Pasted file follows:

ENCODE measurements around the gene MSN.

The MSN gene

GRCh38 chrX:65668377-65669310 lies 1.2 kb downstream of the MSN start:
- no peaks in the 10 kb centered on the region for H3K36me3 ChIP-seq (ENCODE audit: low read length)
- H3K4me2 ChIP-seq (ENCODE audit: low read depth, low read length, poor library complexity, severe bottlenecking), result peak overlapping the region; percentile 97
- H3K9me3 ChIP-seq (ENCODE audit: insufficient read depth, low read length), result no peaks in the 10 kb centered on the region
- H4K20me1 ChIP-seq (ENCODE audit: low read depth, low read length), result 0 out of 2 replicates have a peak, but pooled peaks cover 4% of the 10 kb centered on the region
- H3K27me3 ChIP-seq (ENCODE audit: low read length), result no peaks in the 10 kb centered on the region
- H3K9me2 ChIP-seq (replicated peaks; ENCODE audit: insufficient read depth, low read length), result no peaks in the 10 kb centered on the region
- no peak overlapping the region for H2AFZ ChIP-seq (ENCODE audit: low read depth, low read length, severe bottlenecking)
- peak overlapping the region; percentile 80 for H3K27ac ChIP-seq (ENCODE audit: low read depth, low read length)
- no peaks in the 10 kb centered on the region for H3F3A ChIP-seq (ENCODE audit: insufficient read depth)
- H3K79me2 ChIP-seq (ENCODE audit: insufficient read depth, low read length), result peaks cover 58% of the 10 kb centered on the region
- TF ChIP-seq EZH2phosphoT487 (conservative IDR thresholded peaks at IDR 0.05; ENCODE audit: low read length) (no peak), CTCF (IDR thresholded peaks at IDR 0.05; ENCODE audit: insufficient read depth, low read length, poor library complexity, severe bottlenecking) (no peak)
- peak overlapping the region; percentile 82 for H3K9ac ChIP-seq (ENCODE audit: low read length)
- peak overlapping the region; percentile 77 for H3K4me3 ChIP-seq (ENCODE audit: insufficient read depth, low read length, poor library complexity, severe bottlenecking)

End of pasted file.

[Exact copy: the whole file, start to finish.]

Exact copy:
ENCODE measurements around the gene MSN.

The MSN gene

GRCh38 chrX:65668377-65669310 lies 1.2 kb downstream of the MSN start:
- no peaks in the 10 kb centered on the region for H3K36me3 ChIP-seq (ENCODE audit: low read length)
- H3K4me2 ChIP-seq (ENCODE audit: low read depth, low read length, poor library complexity, severe bottlenecking), result peak overlapping the region; percentile 97
- H3K9me3 ChIP-seq (ENCODE audit: insufficient read depth, low read length), result no peaks in the 10 kb centered on the region
- H4K20me1 ChIP-seq (ENCODE audit: low read depth, low read length), result 0 out of 2 replicates have a peak, but pooled peaks cover 4% of the 10 kb centered on the region
- H3K27me3 ChIP-seq (ENCODE audit: low read length), result no peaks in the 10 kb centered on the region
- H3K9me2 ChIP-seq (replicated peaks; ENCODE audit: insufficient read depth, low read length), result no peaks in the 10 kb centered on the region
- no peak overlapping the region for H2AFZ ChIP-seq (ENCODE audit: low read depth, low read length, severe bottlenecking)
- peak overlapping the region; percentile 80 for H3K27ac ChIP-seq (ENCODE audit: low read depth, low read length)
- no peaks in the 10 kb centered on the region for H3F3A ChIP-seq (ENCODE audit: insufficient read depth)
- H3K79me2 ChIP-seq (ENCODE audit: insufficient read depth, low read length), result peaks cover 58% of the 10 kb centered on the region
- TF ChIP-seq EZH2phosphoT487 (conservative IDR thresholded peaks at IDR 0.05; ENCODE audit: low read length) (no peak), CTCF (IDR thresholded peaks at IDR 0.05; ENCODE audit: insufficient read depth, low read length, poor library complexity, severe bottlenecking) (no peak)
- peak overlapping the region; percentile 82 for H3K9ac ChIP-seq (ENCODE audit: low read length)
- peak overlapping the region; percentile 77 for H3K4me3 ChIP-seq (ENCODE audit: insufficient read depth, low read length, poor library complexity, severe bottlenecking)